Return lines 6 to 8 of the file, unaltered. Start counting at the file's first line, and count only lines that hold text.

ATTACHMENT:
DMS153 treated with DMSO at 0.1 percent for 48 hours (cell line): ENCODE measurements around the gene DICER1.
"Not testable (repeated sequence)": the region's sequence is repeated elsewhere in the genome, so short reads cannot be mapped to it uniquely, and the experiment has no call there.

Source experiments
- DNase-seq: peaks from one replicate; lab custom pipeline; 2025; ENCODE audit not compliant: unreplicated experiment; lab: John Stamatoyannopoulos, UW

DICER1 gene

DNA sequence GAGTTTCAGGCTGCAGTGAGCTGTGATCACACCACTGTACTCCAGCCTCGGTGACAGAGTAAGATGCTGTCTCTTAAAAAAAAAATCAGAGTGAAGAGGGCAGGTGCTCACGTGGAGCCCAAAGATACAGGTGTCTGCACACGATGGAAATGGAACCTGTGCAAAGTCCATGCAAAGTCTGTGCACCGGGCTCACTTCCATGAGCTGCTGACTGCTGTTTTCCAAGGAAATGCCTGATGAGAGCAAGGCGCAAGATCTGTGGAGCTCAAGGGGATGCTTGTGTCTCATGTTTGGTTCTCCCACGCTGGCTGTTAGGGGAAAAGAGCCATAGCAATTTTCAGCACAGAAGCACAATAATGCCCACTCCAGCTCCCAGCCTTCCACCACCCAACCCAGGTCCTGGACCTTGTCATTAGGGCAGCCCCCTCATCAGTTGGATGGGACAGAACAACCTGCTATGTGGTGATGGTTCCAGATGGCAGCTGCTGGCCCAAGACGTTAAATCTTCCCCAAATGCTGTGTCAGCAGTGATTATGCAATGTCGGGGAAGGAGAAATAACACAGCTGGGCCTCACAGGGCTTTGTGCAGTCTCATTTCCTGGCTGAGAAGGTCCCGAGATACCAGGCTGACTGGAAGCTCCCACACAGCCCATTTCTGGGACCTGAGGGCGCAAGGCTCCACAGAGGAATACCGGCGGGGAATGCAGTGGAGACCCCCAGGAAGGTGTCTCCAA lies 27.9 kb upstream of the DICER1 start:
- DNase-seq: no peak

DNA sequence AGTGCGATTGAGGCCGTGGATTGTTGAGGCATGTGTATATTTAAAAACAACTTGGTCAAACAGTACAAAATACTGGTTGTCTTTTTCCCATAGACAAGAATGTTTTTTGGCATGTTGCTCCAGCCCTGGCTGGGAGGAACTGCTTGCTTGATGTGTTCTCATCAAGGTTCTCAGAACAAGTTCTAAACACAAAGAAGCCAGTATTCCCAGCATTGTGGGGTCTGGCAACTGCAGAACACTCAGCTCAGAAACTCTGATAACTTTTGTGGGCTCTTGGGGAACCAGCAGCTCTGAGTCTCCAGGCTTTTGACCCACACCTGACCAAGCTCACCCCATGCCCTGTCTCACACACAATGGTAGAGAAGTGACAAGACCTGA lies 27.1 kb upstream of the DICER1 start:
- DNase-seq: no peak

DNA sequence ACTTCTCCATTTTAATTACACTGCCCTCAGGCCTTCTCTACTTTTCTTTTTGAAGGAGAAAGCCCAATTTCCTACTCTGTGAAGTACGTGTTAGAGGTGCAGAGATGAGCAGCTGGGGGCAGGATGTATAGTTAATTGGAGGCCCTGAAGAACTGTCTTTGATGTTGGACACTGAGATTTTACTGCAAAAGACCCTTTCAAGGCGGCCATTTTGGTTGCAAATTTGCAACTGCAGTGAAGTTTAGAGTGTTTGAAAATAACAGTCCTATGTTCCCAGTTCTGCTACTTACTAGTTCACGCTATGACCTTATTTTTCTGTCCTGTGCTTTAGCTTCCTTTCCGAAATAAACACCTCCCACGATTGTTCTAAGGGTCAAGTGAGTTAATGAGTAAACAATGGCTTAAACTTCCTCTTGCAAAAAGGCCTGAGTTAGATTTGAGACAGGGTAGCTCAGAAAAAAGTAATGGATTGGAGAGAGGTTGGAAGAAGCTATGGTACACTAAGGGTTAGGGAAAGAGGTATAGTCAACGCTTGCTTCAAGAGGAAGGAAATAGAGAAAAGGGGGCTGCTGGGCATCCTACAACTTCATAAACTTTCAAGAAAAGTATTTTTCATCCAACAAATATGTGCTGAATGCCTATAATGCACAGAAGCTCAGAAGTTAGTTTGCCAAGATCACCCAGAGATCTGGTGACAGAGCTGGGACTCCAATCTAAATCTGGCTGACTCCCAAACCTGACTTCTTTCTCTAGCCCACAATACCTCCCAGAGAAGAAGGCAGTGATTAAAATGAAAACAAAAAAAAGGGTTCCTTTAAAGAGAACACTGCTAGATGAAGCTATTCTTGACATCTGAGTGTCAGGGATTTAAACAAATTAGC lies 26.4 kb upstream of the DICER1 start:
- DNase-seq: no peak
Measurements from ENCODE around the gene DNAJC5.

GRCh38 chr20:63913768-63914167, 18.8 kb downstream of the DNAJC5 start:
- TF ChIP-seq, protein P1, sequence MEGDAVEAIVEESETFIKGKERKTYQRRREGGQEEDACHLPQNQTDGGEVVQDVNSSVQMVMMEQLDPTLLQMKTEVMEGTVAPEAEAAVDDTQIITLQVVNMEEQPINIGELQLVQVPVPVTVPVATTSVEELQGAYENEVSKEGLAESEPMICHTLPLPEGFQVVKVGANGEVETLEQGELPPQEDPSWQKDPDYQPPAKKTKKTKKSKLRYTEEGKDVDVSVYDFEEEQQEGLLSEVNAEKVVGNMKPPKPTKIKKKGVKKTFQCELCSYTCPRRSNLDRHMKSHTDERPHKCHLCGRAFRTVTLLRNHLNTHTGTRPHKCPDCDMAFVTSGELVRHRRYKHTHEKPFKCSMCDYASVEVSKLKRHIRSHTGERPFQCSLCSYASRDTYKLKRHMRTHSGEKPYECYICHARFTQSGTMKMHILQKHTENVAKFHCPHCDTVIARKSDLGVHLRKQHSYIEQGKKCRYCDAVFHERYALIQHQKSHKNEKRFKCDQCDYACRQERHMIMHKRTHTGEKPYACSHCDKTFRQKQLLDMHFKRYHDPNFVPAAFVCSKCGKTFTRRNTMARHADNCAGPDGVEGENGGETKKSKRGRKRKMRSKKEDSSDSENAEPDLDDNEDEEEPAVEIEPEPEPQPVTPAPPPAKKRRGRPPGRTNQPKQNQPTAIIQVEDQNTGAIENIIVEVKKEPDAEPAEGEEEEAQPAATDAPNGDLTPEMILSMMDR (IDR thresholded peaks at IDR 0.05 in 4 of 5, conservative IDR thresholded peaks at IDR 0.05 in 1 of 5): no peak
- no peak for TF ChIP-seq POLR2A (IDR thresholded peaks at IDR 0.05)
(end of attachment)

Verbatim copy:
DNA sequence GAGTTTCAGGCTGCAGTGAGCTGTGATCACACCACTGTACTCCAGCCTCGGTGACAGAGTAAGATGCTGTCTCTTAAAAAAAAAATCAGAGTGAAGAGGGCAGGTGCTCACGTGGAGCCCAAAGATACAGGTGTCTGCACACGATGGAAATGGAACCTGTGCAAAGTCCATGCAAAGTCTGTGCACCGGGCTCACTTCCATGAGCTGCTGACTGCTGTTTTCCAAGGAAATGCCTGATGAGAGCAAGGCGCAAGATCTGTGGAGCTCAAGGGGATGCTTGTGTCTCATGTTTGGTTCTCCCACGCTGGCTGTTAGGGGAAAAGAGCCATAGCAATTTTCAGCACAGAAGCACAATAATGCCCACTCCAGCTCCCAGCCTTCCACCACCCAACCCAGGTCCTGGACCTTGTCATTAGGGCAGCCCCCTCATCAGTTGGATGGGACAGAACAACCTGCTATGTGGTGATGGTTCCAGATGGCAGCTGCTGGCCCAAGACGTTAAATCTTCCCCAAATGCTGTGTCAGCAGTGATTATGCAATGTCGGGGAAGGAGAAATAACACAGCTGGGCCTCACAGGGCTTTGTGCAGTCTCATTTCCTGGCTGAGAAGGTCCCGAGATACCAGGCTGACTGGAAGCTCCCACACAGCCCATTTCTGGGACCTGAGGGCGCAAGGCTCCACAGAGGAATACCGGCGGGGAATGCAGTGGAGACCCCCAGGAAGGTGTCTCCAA lies 27.9 kb upstream of the DICER1 start:
- DNase-seq: no peak

DNA sequence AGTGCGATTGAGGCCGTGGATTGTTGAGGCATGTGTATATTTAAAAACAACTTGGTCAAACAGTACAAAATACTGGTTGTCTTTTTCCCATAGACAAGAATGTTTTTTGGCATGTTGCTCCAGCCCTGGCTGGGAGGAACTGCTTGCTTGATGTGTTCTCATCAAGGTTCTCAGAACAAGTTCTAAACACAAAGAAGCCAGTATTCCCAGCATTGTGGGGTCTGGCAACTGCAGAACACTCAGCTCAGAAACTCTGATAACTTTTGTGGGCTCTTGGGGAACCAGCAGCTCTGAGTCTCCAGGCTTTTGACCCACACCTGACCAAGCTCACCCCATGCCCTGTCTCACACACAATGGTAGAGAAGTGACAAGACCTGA lies 27.1 kb upstream of the DICER1 start: